‘Assume You’re Infected’ If You Gathered Over Thanksgiving, Says Birx

The government’s top public health experts issued dire warnings to the American public in appearances on Sunday news shows as the country stands on the precipice of what may be one of its deadliest winters. Around the country, hospitalizations are at an all-time high. Meanwhile, President Donald Trump refuses to take sweeping action to curb the spread of the coronavirus.

Dr. Deborah Birx, White House Coronavirus Response Coordinator, appeared on CBS’s Face the Nation where she warned people who traveled during the Thanksgiving holiday to get tested in a week for Covid-19 and to behave as if they are infected, taking care to stay away from vulnerable populations.

“If your family traveled, you have to assume that you are exposed and you became infected,” Birx said, “And you really need to get tested in the next week, and you need to avoid anyone… [who has] comorbidities or [is] over 65.”

She also recommended families who traveled wear masks indoors to prevent the virus from spreading further. It’s wise advice, considering we already have seen too many stories to count where entire families came down with the virus and many family members died from it.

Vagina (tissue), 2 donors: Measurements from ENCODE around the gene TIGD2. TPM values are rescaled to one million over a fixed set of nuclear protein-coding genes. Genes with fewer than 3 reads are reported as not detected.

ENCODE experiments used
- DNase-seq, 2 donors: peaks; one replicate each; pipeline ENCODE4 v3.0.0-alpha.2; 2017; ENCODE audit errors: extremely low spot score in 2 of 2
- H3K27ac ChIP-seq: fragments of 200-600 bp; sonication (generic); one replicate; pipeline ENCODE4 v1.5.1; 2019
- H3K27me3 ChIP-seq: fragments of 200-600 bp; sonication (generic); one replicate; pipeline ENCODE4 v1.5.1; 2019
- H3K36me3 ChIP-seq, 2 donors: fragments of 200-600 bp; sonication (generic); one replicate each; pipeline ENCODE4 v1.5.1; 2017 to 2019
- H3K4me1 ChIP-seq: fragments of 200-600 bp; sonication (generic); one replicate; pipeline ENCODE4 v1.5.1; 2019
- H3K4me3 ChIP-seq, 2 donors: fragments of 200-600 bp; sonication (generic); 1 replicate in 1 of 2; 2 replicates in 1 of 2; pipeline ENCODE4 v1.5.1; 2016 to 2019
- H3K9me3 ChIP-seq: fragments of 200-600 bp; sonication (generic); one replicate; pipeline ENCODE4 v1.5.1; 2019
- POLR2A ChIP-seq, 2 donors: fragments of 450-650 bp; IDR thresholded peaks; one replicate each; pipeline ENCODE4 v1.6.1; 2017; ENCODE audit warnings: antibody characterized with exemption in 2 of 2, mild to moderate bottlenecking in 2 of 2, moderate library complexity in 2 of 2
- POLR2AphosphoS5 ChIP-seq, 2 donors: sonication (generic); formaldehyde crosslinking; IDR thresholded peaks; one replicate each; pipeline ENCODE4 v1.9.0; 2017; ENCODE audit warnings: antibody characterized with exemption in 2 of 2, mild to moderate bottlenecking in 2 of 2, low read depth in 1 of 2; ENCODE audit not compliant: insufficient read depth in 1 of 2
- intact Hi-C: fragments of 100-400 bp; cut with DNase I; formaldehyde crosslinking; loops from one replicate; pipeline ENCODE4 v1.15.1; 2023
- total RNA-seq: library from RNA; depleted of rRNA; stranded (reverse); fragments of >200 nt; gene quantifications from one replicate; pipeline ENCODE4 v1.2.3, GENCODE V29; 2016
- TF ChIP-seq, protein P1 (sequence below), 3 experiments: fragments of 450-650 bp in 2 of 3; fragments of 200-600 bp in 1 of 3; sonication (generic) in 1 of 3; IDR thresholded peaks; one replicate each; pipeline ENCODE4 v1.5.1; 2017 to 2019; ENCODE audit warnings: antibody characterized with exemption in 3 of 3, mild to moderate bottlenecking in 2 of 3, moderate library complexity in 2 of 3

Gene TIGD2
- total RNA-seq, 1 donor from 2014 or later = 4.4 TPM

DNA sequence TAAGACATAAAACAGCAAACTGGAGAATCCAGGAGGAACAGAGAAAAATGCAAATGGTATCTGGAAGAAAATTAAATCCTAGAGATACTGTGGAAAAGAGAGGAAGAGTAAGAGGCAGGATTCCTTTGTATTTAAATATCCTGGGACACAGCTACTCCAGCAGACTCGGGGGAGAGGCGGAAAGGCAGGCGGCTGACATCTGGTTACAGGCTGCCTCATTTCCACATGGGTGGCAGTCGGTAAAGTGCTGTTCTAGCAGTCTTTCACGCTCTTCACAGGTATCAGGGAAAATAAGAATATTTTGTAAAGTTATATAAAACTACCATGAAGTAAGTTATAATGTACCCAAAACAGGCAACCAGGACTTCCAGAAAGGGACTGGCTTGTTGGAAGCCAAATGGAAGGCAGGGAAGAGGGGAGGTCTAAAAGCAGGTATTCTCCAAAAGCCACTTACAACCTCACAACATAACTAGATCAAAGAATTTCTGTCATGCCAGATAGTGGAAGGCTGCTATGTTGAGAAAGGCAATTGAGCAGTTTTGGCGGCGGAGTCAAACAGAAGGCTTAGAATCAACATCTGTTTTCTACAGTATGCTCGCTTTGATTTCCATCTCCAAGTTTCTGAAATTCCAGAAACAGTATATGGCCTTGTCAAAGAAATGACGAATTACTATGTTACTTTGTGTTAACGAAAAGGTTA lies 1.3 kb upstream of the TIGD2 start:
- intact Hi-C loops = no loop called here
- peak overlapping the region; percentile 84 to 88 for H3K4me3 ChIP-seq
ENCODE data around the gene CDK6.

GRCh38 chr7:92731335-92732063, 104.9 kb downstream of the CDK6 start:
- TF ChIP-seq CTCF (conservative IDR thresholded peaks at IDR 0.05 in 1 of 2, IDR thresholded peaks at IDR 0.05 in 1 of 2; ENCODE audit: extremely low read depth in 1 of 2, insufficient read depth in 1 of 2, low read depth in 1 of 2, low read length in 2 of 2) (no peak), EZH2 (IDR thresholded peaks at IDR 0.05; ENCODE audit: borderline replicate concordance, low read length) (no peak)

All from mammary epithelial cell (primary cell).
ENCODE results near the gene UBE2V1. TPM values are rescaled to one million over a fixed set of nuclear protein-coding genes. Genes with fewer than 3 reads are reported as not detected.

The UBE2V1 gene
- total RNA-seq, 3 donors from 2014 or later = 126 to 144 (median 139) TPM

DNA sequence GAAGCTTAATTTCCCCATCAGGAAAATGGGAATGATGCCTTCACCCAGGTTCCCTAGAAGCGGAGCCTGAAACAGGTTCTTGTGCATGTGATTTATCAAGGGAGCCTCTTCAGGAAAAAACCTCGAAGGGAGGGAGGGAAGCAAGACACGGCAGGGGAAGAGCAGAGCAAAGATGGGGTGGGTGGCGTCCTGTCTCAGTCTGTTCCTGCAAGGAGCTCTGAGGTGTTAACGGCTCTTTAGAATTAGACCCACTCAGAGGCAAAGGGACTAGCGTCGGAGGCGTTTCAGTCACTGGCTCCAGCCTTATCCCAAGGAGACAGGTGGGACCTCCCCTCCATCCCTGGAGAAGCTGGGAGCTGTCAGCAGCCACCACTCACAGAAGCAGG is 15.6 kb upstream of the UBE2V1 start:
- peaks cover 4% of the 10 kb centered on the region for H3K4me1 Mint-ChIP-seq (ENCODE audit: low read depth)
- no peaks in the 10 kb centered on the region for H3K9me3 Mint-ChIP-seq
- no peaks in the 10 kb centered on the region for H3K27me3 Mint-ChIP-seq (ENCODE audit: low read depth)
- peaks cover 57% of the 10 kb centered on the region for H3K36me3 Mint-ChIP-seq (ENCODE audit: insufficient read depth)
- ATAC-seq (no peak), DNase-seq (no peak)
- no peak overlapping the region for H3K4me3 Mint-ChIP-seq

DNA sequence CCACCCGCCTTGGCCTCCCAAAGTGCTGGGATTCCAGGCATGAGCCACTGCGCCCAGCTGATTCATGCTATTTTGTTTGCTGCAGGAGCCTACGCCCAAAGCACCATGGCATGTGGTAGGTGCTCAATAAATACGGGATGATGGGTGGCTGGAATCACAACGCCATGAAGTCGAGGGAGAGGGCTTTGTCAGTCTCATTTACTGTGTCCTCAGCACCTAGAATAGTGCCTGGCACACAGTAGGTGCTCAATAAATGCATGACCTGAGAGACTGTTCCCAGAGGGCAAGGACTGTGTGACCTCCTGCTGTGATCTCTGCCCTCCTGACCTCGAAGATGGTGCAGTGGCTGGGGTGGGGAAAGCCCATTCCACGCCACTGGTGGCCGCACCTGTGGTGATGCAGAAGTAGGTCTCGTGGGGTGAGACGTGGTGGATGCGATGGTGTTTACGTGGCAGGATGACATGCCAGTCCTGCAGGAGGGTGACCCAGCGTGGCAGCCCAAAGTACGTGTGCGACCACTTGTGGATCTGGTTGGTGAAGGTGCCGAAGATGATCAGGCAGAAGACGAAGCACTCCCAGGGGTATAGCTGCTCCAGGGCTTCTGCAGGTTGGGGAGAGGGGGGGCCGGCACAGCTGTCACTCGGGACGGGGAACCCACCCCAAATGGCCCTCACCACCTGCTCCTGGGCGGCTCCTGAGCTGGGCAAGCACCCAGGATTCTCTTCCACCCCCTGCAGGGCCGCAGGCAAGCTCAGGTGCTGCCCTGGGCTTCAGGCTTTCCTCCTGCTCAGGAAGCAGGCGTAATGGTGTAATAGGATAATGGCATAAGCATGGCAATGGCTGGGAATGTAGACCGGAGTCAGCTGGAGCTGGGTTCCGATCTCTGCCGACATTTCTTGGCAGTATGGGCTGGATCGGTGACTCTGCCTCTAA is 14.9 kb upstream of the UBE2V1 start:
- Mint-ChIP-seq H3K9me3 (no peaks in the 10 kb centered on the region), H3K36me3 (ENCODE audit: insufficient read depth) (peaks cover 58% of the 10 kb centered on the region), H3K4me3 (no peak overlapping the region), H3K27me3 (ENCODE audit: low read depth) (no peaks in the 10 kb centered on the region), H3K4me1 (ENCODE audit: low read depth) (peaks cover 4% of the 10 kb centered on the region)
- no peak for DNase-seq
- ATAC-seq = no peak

Dr. Anthony Fauci, director of the National Institute of Allergy and Infectious Diseases, also painted a grim picture in his appearance on ABC’s This Week. He warned of an upcoming “surge upon surge” in cases stemming from Thanksgiving gatherings.

“When you have the kind of inflection that we have, it doesn’t all of a sudden turn around like that,” Fauci told host Martha Raddatz. “So clearly, in the next few weeks, we’re going to have the same sort of thing, and perhaps even two or three weeks down the line, Martha, we may see a surge upon a surge.”

Fauci continued, “You know, we don’t want to frighten people, but that’s just the reality. We said that these things would happen as we got into the cold weather and as we began traveling. And they’ve happened. It’s going to happen again.”

Fauci has warned previously that the U.S. could reach 300-400,000 deaths this fall and winter. Currently, the American death count stands at 266,831, with no signs of slowing, and hospitals are already overwhelmed. Stay home. Wear a mask.

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